• Prohibition on preexisting condition exclusions for children - Effective for plan years beginning on or after September 23, 2010, group health plans may not deny coverage to children younger than age 19 based on pre-existing conditions. This prohibition includes both benefit limitations (for example, a health plan refusing to pay for chemotherapy for a child with cancer because the child had the cancer before getting insurance) and outright coverage denials (for example, the health plan refusing to offer a policy to the family for the child because of the child’s preexisting medical condition). Under the Affordable Care Act passed in 2010, a similar restriction on excluding preexisting conditions will apply to all plan participants for plan years beginning on or after January 1, 2014, but some plans may be considered grandfathered into the old rules and permitted to exclude preexisting conditions for adults for an additional year. The health care reform law also prohibits lifetime limits on benefits and by 2014 end annual limits on coverage.
  • Reduction of exclusion period by creditable coverage - Finally, the period of the PCE must be reduced to the extent the individual has prior creditable coverage under another plan. However, prior periods of creditable coverage generally do not count toward reducing the PCE period if the individual experienced a break in coverage of 63 days or more. Any time spent without coverage due to an employer-imposed “waiting period” does not count towards the 63-day gap. A group health plan cannot impose any PCE relating to pregnancy as a preexisting condition. Also, a group health plan’s PCE may not apply to a newborn or adopted child if that child has creditable coverage on at least one day within the 30-day period following a birth, adoption, or placement for adoption, and the child is subsequently enrolled in the group health plan without a significant break in coverage. Also, genetic information alone, without diagnosis of a specific related condition, cannot be treated as a preexisting condition.

Notice requirements

In order to impose a PCE, a group health plan must provide, as part of its enrollment materials, a written notice explaining the existence, length, and terms of the PCE. The notice must explain that creditable coverage will reduce the length of the PCE, that the individual has the right to demonstrate creditable coverage, and that the individual has the right to request a certificate of creditable coverage from the prior plan. The notice must also state that the current plan will assist in obtaining the certificate, if necessary. The notice must include a contact person (with telephone number or address) for assistance or additional information in obtaining a certificate.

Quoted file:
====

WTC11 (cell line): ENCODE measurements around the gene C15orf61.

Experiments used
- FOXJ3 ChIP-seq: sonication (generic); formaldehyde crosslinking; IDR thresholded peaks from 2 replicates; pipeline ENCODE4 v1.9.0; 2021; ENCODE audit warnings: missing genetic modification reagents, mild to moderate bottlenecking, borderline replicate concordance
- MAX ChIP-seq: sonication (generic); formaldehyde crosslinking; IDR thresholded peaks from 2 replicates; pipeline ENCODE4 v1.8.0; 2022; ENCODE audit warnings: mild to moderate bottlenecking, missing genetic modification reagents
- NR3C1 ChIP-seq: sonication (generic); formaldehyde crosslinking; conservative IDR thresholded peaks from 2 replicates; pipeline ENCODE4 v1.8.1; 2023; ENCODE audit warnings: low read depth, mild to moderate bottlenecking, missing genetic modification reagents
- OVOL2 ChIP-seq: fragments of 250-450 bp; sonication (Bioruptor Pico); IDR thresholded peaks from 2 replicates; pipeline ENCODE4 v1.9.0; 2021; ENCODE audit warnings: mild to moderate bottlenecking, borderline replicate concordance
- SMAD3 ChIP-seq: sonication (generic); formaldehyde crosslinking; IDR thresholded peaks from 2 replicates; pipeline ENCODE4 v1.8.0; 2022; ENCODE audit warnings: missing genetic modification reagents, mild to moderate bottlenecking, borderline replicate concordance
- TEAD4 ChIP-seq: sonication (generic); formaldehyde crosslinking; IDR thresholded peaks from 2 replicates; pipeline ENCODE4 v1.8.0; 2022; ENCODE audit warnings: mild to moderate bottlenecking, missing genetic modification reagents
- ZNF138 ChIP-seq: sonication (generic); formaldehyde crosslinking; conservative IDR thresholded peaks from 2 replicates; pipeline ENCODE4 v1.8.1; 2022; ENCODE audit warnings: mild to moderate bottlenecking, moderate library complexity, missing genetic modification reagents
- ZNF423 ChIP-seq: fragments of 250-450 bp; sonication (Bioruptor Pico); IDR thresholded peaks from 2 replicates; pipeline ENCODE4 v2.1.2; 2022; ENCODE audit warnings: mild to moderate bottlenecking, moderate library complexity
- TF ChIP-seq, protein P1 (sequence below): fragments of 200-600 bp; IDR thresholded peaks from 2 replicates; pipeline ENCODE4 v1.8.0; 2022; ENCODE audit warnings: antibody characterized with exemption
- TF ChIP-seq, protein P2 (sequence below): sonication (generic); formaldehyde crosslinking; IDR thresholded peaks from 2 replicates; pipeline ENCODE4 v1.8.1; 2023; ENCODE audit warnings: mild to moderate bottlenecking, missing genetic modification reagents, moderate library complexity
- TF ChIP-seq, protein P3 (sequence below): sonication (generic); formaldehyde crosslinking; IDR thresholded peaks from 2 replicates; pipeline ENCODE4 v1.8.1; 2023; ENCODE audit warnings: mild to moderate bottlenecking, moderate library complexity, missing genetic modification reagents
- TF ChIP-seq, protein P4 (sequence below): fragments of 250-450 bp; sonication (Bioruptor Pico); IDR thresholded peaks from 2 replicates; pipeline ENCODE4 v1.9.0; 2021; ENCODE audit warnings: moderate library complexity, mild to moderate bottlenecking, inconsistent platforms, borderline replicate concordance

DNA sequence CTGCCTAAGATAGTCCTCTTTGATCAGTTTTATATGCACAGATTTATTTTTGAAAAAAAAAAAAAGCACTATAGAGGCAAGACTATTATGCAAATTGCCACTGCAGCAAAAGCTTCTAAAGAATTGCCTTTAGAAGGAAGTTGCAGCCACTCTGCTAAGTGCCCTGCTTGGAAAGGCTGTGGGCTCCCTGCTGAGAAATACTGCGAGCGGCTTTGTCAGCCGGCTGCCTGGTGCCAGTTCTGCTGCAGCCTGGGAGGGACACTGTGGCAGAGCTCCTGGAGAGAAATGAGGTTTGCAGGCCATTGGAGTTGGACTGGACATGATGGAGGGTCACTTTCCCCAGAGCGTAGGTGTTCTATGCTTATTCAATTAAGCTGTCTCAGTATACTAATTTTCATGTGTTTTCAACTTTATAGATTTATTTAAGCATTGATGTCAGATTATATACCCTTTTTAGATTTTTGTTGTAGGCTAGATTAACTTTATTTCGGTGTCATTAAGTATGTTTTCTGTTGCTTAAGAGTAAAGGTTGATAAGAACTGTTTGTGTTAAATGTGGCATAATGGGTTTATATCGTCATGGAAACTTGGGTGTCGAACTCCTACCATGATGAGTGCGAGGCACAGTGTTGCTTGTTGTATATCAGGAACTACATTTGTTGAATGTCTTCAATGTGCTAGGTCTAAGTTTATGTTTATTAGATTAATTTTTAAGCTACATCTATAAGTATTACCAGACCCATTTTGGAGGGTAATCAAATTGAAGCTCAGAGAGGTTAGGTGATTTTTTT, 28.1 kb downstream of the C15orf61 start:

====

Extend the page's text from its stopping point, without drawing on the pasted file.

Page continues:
Creditable coverage

In general, creditable coverage means health coverage provided to an individual under programs such as:

  • a group health plan
  • another group or individual health insurance policy
  • Medicare or Medicaid
  • Chapter 55 of Title 10 of the United States Code (medical coverage for members of the uniformed services)
  • a public health plan (as defined in regulations)
  • State Children’s Health Insurance Program.

A period of creditable coverage is not counted if there is a break in coverage of at least 63 days (other than any applicable waiting period) between the end of the creditable coverage period and the participant’s or beneficiary’s enrollment date under the new creditable coverage.

Calculation of periods of creditable coverage

A group health plan may count periods of creditable coverage without regard to the specific benefits provided under such coverage. Alternatively, the group health plan may count the periods of creditable coverage for certain types of benefits (such as mental health, prescription drugs, or dental care).

Certificates of creditable coverage

In general, an individual proves prior creditable coverage by presenting to a new group health plan a certificate of creditable coverage from the old plan. 

A group health plan must furnish a plan participant, without charge, with a certificate of coverage in the form on each of the following occasions:

  • Automatically, at the time a plan participant ceases to be covered under the plan (or would cease to be covered if not for continuation coverage under COBRA or applicable state law). The certificate generally must be provided to the participant at a time consistent with notices required under COBRA. For a participant not entitled to elect COBRA coverage, the certificate must be provided within a reasonable period of time after coverage ends. The group health plan must also provide a certificate automatically to any qualified beneficiary at the end of the COBRA coverage period.
  • Additionally, a certificate must be provided to a plan participant upon request within 24 months of the loss of coverage.

The summary plan description provided to plan participants and beneficiaries must include an explanation of the procedures to be followed to obtain a certificate.